Scooter trend spreads

Every college has a culture. In a community like St. Olaf, the intricacies of that culture are often quirky, specific and quickly evolving. Many current students remember the St. Olaf Confessions fad, the brief campus-wide Like-A-Little obsession and the famous St. Olaf Memes.

This year, a brand-new trend is taking campus by storm: scooters. Students have been observed riding kick scooters to their dorms or houses, from class, to class and even through Buntrock Commons.

As is the case with any fad, it is impossible to pinpoint exactly where it began, but many students attribute this trend’s genesis to David Hastings ’14 and Greta Johnson ’14.

“It all started when Greta and I went scootering around Lake Harriet this summer,” Hastings said. “We were talking about how they are quick and portable and fashionable and fun, and we just decided to bring them to the Hill.”

Hastings lives in an off-campus house and his kick scooter makes the hike up to campus each morning a little faster and more convenient.

Johnson said that what began as a spur-of-the-moment idea has actually become an integral part of her day-to-day life on campus. Her scooter is not only fun, but also useful.

“It’s a good way to get around campus,” she said.

“And it’s a good way to relive childhood memories,” said Norma Romero ’14, who regularly transports herself around campus on Johnson’s old blue scooter.

“I got it when I was in, like, middle school,” Johnson said. “It’s really old.”

“Mine is a white kick board with really large wheels,” Hastings said. “I’ve gone up to 22 miles an hour on that scooter.”

Some onlookers cringe at the sight of scooters speeding by, feeling the same safety concerns that many parents had for their middle school children playing with kick scooters ten years ago.

“It’s just another way for somebody who’s walking to get injured,” said an anonymous junior, who is a critic of the scooter trend. Gabby Coll ’14 actually sustained a knee injury after falling off her scooter as she coasted down St. Olaf Avenue.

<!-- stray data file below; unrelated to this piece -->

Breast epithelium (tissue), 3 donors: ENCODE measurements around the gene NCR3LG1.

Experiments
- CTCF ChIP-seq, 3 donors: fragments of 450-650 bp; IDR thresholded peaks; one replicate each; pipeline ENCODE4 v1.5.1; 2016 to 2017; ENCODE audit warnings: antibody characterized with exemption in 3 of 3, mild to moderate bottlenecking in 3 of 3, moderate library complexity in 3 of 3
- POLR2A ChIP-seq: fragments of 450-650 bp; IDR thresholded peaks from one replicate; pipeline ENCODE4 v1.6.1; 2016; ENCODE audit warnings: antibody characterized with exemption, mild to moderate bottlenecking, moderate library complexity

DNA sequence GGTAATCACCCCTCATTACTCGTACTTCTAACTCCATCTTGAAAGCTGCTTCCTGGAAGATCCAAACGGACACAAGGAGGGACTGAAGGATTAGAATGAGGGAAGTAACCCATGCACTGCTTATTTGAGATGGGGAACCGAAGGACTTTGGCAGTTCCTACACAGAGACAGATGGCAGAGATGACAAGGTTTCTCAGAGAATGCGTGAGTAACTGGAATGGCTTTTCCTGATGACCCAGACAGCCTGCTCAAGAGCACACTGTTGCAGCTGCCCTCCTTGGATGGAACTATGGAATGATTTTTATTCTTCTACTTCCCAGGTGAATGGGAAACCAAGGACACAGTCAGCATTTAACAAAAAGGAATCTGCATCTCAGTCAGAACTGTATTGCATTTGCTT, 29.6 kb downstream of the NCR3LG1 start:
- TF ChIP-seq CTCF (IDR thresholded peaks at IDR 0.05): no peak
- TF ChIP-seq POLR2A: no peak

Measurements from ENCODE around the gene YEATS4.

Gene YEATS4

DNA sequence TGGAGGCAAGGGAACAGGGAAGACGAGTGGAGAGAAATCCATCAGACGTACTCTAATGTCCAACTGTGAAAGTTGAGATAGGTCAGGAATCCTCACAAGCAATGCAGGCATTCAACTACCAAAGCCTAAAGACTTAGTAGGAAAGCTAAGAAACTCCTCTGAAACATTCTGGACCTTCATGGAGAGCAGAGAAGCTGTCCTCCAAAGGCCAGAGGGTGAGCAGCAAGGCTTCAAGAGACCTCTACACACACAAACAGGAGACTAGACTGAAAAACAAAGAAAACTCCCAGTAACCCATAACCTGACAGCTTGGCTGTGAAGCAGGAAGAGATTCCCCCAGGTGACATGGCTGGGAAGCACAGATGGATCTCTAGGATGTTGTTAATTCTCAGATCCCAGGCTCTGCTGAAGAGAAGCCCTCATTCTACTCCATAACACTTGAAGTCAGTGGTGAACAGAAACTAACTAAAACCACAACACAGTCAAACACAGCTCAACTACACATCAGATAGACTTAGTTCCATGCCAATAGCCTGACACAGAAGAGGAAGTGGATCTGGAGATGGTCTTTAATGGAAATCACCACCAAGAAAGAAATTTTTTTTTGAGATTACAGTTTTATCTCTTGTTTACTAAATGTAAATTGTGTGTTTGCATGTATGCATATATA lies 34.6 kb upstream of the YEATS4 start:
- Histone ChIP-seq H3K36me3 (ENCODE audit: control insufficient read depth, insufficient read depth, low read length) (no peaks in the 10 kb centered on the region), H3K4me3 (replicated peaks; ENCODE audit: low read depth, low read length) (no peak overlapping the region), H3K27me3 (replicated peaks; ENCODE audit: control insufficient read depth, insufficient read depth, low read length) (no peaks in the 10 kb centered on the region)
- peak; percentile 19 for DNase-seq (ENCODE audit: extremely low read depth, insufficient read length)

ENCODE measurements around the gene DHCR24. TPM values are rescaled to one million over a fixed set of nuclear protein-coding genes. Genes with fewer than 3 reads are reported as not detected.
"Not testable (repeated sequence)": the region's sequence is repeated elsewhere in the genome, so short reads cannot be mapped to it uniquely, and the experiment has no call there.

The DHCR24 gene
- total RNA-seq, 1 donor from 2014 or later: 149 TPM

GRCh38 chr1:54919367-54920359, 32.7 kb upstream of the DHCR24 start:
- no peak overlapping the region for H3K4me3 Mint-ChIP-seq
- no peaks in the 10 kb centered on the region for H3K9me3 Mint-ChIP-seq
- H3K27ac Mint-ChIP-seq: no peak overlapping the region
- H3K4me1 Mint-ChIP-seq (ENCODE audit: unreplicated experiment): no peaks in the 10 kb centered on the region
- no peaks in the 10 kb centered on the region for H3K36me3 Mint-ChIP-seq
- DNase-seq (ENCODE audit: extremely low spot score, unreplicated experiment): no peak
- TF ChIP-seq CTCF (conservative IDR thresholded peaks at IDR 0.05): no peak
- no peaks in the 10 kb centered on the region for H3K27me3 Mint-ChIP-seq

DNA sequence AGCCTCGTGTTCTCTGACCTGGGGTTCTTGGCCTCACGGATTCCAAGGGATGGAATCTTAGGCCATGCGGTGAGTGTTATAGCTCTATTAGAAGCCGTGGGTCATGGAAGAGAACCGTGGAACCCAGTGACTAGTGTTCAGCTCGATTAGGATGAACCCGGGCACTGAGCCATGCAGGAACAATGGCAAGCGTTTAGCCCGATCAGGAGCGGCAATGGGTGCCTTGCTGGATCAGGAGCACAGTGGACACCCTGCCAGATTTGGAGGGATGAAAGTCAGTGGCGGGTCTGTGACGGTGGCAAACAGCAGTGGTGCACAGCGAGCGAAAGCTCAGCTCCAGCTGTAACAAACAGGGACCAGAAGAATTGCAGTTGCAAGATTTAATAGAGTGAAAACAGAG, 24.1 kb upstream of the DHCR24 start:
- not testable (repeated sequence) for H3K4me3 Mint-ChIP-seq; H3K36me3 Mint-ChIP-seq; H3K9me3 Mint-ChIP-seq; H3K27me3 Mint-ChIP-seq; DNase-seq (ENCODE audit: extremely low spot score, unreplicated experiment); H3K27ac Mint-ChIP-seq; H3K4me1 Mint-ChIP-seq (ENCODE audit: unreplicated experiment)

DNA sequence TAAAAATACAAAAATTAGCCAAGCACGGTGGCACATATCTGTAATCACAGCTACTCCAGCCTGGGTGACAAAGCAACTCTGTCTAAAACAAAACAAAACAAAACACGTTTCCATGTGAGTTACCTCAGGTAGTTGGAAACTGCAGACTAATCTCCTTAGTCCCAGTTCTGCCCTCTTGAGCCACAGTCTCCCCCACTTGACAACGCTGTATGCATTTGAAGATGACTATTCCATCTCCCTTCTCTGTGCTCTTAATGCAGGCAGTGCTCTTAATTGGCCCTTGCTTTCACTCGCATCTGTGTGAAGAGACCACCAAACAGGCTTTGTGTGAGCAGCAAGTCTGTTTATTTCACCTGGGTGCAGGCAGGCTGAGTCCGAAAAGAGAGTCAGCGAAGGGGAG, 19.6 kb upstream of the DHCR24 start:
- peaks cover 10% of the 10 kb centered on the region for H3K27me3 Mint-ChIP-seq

“I had a little tumble,” Coll said with a laugh. “The moral of the story is wear protective gear and don’t go down the bighill.”

Injury is not the only problem that has arisen from the use of scooters on campus. Adam Levonian ’14 reported two kick scooters missing from his pod in Ytterboe Hall.

“Our scooters were stolen,” Levonian said. He and his podmates ask that they be returned promptly.

In addition to injury and theft, the growing popularity of scooters has prompted some eye rolls from fellow students, but Hastings, Johnson, Romero and Coll say they are not bothered.

“I don’t feel embarrassed, but we definitely get weird looks,” Johnson said.

“Some judgmental looks are received, but we don’t care,” Hastings said. “For the number of judgmental looks we get, we get double the compliments. Freshmen have come up to all of us individually and said they think the scooters are cool. I see more and more people scootering every day.”

Oliver West ’17 is one of the new Oles captivated by the scooter trend. After he saw students riding scooters to and from class, or down the hill to their houses at the end of the day, West decided to bring his four scooters to campus. He and his friends regularly use them for transportation to class and on the weekends.

“To me, [campus is] too small for a bike, and scooters are practical as well as super fun to ride,” West said. “Scootering, especially when riding in groups, is absolutely hilarious. Plus, we look super cool riding them.”

The kick scooter trend may seem silly, but many students see its value as another little piece of life at St. Olaf that makes the community special and unique. Many seniors see it as an opportunity to inspire younger students to feel confident enough to join in.

“Scooters used to be taboo because they weren’t part of our popular campus culture,” Johnson said.

“Now, nobody needs to feel embarrassed or uncomfortable to use a scooter,” Hastings added. “It’s fun. It’s a community.”

While some students remain skeptical, the “scooters” stand by their wheels.

“Don’t knock it until you try it,” West said.


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